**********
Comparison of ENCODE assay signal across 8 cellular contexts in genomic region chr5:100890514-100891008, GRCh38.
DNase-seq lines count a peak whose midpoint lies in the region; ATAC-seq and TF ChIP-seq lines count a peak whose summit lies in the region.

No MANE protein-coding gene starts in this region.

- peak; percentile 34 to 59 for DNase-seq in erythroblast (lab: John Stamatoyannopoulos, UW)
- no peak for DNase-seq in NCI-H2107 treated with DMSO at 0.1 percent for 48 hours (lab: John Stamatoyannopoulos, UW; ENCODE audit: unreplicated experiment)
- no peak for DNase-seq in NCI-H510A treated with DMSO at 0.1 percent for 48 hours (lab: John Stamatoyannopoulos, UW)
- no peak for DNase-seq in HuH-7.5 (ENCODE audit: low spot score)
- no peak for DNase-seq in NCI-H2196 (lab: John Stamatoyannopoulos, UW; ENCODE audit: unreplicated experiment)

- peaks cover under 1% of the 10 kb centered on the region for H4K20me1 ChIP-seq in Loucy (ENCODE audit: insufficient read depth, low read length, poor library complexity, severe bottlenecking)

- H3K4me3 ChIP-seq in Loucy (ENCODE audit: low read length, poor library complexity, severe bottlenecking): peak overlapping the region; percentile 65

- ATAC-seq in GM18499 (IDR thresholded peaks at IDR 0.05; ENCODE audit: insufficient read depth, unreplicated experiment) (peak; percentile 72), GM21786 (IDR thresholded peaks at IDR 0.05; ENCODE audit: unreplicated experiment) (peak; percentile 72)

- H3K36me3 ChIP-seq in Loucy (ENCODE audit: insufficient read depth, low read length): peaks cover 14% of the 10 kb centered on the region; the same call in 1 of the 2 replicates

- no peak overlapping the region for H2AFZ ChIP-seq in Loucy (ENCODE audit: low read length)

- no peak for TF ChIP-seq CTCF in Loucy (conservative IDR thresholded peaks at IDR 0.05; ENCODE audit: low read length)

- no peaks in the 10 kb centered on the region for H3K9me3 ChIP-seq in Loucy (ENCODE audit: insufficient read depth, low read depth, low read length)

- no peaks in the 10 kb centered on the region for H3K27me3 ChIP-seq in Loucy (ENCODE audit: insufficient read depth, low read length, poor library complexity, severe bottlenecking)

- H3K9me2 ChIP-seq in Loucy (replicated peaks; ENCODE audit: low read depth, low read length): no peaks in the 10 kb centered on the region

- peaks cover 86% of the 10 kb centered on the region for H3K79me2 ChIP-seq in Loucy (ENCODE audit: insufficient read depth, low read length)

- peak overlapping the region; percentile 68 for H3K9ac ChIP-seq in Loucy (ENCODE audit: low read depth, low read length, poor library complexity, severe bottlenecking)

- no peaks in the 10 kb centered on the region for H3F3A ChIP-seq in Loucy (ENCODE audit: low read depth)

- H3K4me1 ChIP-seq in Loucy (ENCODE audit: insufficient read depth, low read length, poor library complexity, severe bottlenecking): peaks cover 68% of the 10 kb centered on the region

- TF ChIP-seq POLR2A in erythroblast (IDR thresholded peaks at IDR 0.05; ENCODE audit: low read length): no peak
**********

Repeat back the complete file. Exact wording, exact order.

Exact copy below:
Comparison of ENCODE assay signal across 8 cellular contexts in genomic region chr5:100890514-100891008, GRCh38.
DNase-seq lines count a peak whose midpoint lies in the region; ATAC-seq and TF ChIP-seq lines count a peak whose summit lies in the region.

No MANE protein-coding gene starts in this region.

- peak; percentile 34 to 59 for DNase-seq in erythroblast (lab: John Stamatoyannopoulos, UW)
- no peak for DNase-seq in NCI-H2107 treated with DMSO at 0.1 percent for 48 hours (lab: John Stamatoyannopoulos, UW; ENCODE audit: unreplicated experiment)
- no peak for DNase-seq in NCI-H510A treated with DMSO at 0.1 percent for 48 hours (lab: John Stamatoyannopoulos, UW)
- no peak for DNase-seq in HuH-7.5 (ENCODE audit: low spot score)
- no peak for DNase-seq in NCI-H2196 (lab: John Stamatoyannopoulos, UW; ENCODE audit: unreplicated experiment)

- peaks cover under 1% of the 10 kb centered on the region for H4K20me1 ChIP-seq in Loucy (ENCODE audit: insufficient read depth, low read length, poor library complexity, severe bottlenecking)

- H3K4me3 ChIP-seq in Loucy (ENCODE audit: low read length, poor library complexity, severe bottlenecking): peak overlapping the region; percentile 65

- ATAC-seq in GM18499 (IDR thresholded peaks at IDR 0.05; ENCODE audit: insufficient read depth, unreplicated experiment) (peak; percentile 72), GM21786 (IDR thresholded peaks at IDR 0.05; ENCODE audit: unreplicated experiment) (peak; percentile 72)

- H3K36me3 ChIP-seq in Loucy (ENCODE audit: insufficient read depth, low read length): peaks cover 14% of the 10 kb centered on the region; the same call in 1 of the 2 replicates

- no peak overlapping the region for H2AFZ ChIP-seq in Loucy (ENCODE audit: low read length)

- no peak for TF ChIP-seq CTCF in Loucy (conservative IDR thresholded peaks at IDR 0.05; ENCODE audit: low read length)

- no peaks in the 10 kb centered on the region for H3K9me3 ChIP-seq in Loucy (ENCODE audit: insufficient read depth, low read depth, low read length)

- no peaks in the 10 kb centered on the region for H3K27me3 ChIP-seq in Loucy (ENCODE audit: insufficient read depth, low read length, poor library complexity, severe bottlenecking)

- H3K9me2 ChIP-seq in Loucy (replicated peaks; ENCODE audit: low read depth, low read length): no peaks in the 10 kb centered on the region

- peaks cover 86% of the 10 kb centered on the region for H3K79me2 ChIP-seq in Loucy (ENCODE audit: insufficient read depth, low read length)

- peak overlapping the region; percentile 68 for H3K9ac ChIP-seq in Loucy (ENCODE audit: low read depth, low read length, poor library complexity, severe bottlenecking)

- no peaks in the 10 kb centered on the region for H3F3A ChIP-seq in Loucy (ENCODE audit: low read depth)

- H3K4me1 ChIP-seq in Loucy (ENCODE audit: insufficient read depth, low read length, poor library complexity, severe bottlenecking): peaks cover 68% of the 10 kb centered on the region

- TF ChIP-seq POLR2A in erythroblast (IDR thresholded peaks at IDR 0.05; ENCODE audit: low read length): no peak